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Performance and reaction of faba bean genotypes to chocolate spot disease
Bulletin of the National Research Centre volume 45, Article number: 154 (2021)
This study aimed to development new faba bean hybrids resistant to chocolate spot disease and using them in breeding programs. Six faba bean genotypes were crossed in a diallel system excluding reciprocals during three growing seasons of 2017/18, 2018/19 and 2019/20 growing seasons.
Results scored high variability among genotypes (parents and their crosses) in most studied characters. All characters were affected by inbreeding and most crosses recorded high significant in all characters especially the positive significance of resistance to chocolate spot disease (gain) was 5 for all studied resistance characters.
All studied plant growth and yield characters were affected negatively by chocolate spot disease. Moreover, it can be concluded that the commercial cost of producing hybrid seed can be reduced by growing F1 or directly.
Faba bean (Vicia faba L.) is one of the most important food legumes in Egypt. It is a partially cross-pollinated crop and displays a considerable amount of heterosis with low inbreeding depression. The seed yields of faba bean are not stable, but it differs during seasons and locations, and these differences attributed to various biotic and abiotic stresses.
Chocolate spot disease is one of the biotic stresses, and it considers the most important fungal disease that caused by Botrytis fabae (Harrison 1988; Rhaiem et al. 2002; Abo-Hogazy et al. 2012). Moreover, it widely spread in the northern region of the Nile Delta of Egypt, where low temperature and high relative humidity and it reduced the yield by 22–25% (Khalil et al. 1993).
Several attempts were carried out to find out a way to minimize the effect of plant diseases on the yields. These include breeding for disease resistance (Khalil et al. 1993; Zaki 2010), fungicide control (Khaled et al. 1995), biological treatment (Mazen 2004), plant extracts, and agricultural practices (El-Sayed 2005). Induced resistance using biotic or abiotic agents to control Botrytis fabae was reported by Ismail et al. (2007). More recently, biotechnology has been used as a tool to increase field crop productivities in contrast to sustainable agriculture (Tecson 2002). This study aimed to explore new hybrids resistant to foliar diseases, especially chocolate spots (Botrytis fabae), and used them in breeding programs.
The field experiments of the present study were carried out at Gemmiza Research Station, Agriculture Research Center (ARC), Egypt, during three successive seasons 2017/18, 2018/19, and 2019/20.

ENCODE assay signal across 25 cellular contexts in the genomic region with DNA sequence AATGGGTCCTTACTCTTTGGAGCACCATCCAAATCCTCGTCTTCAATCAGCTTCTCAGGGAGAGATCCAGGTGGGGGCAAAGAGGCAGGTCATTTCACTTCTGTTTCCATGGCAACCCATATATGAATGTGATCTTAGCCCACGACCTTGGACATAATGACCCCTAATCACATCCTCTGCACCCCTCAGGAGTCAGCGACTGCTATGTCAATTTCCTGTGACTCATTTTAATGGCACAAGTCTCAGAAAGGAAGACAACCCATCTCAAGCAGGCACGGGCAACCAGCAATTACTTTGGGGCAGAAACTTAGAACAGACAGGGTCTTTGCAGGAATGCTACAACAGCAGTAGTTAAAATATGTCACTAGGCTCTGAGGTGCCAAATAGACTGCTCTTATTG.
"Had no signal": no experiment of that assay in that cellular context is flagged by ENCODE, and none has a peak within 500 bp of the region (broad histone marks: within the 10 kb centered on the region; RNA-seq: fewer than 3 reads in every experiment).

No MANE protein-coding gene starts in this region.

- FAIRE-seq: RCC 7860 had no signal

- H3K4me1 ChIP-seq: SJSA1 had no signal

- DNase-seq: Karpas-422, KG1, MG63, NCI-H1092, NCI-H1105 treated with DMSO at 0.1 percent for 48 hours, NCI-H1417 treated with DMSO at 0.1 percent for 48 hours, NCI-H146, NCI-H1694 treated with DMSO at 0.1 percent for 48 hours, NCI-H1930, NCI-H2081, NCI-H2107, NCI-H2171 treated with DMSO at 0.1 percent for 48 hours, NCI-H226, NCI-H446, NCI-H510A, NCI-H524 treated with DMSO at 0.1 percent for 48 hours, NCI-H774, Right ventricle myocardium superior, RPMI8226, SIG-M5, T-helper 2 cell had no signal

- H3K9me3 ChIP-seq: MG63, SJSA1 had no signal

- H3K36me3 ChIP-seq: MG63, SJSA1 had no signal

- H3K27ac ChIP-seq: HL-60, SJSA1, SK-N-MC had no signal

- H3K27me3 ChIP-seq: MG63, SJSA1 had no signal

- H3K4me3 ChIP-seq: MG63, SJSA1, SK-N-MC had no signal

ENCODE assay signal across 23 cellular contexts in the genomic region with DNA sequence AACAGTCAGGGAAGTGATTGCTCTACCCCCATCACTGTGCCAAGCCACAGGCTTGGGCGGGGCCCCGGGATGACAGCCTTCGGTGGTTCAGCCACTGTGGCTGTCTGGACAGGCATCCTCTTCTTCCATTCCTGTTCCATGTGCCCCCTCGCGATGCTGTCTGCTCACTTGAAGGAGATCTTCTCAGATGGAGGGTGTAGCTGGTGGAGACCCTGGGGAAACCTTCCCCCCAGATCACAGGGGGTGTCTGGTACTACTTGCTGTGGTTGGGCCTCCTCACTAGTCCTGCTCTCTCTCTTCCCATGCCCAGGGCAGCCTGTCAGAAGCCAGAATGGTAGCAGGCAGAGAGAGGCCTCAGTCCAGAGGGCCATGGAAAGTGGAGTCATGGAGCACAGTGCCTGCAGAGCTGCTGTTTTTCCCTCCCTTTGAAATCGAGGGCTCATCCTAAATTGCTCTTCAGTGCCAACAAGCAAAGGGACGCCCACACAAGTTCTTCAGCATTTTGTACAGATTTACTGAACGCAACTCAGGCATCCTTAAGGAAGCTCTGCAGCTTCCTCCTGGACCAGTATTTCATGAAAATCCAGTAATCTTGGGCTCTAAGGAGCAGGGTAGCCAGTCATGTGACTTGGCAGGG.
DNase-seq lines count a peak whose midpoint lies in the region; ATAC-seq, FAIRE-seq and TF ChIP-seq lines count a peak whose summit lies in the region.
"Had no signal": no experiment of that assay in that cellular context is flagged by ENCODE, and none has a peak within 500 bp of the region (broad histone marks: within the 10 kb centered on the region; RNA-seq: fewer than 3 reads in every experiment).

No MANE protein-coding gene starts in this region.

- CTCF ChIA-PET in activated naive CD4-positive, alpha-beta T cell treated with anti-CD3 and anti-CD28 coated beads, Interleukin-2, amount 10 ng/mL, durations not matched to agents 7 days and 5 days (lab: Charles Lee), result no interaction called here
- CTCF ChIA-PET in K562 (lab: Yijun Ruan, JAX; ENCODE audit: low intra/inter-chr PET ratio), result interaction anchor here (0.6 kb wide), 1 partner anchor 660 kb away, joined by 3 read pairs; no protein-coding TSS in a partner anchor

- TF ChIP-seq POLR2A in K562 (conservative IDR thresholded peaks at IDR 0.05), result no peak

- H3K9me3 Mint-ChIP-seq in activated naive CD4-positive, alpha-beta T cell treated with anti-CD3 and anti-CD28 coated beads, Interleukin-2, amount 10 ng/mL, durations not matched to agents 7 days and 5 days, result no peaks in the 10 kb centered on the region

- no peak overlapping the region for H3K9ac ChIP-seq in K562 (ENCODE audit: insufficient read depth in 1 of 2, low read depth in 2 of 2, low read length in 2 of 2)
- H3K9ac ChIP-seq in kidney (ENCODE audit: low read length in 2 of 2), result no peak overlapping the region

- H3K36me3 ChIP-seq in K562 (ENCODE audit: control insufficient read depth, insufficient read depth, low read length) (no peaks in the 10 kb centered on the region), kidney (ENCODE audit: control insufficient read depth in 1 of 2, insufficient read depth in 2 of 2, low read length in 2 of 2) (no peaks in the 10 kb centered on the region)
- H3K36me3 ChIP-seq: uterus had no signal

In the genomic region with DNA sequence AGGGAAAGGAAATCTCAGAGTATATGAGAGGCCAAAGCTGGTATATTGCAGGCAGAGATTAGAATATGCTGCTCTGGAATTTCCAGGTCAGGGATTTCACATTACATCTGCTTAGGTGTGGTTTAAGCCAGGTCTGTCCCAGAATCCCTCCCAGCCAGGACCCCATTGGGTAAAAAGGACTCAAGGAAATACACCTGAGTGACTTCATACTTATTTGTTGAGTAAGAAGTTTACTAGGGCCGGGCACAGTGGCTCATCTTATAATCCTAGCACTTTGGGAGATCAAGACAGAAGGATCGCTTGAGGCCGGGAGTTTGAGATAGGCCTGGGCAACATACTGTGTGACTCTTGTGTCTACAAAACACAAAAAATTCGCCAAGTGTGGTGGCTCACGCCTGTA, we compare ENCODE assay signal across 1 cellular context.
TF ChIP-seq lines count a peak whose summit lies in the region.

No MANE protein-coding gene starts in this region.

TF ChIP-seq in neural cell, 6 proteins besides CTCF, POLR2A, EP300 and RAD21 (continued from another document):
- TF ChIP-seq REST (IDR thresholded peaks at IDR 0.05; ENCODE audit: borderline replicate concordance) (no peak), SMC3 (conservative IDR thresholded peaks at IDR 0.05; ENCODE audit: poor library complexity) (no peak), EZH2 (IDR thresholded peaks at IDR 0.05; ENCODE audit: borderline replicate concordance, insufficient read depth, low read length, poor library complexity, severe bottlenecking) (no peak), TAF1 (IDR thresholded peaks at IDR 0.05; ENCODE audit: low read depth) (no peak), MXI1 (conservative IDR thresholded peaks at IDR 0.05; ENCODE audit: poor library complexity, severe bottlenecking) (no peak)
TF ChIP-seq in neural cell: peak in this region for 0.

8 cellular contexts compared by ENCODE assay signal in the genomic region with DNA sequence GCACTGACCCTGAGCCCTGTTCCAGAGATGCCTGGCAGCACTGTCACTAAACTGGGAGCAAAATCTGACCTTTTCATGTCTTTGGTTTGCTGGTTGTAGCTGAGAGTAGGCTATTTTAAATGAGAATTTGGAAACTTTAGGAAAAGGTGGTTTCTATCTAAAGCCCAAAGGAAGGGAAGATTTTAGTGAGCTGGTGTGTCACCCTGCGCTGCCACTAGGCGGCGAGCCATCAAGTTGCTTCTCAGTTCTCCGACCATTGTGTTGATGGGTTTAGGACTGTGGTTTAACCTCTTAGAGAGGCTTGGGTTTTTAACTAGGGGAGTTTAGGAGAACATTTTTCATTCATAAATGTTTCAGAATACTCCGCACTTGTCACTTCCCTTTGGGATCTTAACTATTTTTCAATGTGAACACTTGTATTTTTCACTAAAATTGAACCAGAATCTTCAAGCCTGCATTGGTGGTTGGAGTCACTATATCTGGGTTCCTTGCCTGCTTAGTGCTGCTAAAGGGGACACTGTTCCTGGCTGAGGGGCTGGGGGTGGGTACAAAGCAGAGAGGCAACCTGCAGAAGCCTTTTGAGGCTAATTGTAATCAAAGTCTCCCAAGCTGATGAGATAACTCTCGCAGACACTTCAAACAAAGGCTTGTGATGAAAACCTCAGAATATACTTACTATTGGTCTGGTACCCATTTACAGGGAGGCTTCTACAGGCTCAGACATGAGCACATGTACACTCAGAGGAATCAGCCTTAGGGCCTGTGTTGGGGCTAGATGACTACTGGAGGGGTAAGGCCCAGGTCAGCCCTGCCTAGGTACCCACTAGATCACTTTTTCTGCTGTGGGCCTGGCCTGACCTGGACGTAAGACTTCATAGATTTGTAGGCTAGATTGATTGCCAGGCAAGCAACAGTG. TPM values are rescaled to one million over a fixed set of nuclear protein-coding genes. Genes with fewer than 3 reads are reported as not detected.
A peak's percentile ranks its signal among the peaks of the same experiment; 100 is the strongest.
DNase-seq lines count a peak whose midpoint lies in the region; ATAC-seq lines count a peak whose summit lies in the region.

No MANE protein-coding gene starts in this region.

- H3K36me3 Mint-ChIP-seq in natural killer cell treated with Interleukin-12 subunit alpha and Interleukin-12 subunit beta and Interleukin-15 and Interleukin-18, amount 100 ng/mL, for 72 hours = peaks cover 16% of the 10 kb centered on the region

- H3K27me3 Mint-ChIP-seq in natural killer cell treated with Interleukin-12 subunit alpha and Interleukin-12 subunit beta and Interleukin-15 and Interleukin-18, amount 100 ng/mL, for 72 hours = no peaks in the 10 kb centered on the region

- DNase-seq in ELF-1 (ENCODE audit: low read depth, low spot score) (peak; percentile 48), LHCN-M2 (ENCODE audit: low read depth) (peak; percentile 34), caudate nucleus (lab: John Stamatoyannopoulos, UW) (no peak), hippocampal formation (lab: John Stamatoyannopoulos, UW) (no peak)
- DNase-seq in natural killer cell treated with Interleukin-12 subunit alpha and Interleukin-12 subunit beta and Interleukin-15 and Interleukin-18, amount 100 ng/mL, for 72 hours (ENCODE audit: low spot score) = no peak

Six widely diverse faba bean (Vicia faba L.) genotypes were used as parents in this study. A brief description of these genotypes is presented in Table 1. Moreover, these genotypes were obtained from Agricultural Research Center, Giza, Egypt.
The six parents were hybridized to secure F1 hybrid seeds in the 2017/18 season. In the 2018/19 season, the six parents re-hybridized again, and their 15 F1 hybrids were grown in a randomized complete block design with three replications under insect-free cage.
In the 2019/20 season, under insect-free cage, parents, F1 hybrids, and F2 hybrids were artificially inoculated with Botrytis fabae fungus that purified and identified according to Morgan (1971).
The first symptoms of the chocolate spot were started after inoculation with two weeks, and then chocolate spot severity was assessed two times at 10-day and 20-day on randomly selected parents, F1 and F2 plants using a 1–9 rating scale (Bernier et al. 1984). Disease severity scores were converted to percentage severity index (PSI) for analysis using the following formula (Kora et al. 2017).
where n = Number of plants in each category; v = Numerical values of symptoms category; N = Total number of plants; 9 = maximum numerical value of symptom category.
A randomized complete blocks design (RCBD) with three replications was used, and recorded data were analyzed using Griffing (1956) analysis, method 2, model 1.
Significant differences among genotypes were tested by regular analysis of variance of the RCBD according to Gomez and Gomez (1976).
Heterosis for each trait computed as parents vs. hybrids sum of squares. Heterosis was also determined according to Paschal and Wilcox (1975) for individual crosses as the percentage deviation of F1 means performance from the mid and better parent means (heterobeltiosis). Data were analyzed according to Griffing's (1956). Moreover, ASSISTAT program. Silva and Azevedo (2016a, b) was used to calculate differences between means that tested using LSD, the significance of mean square, correlation coefficient, and inbreeding effects.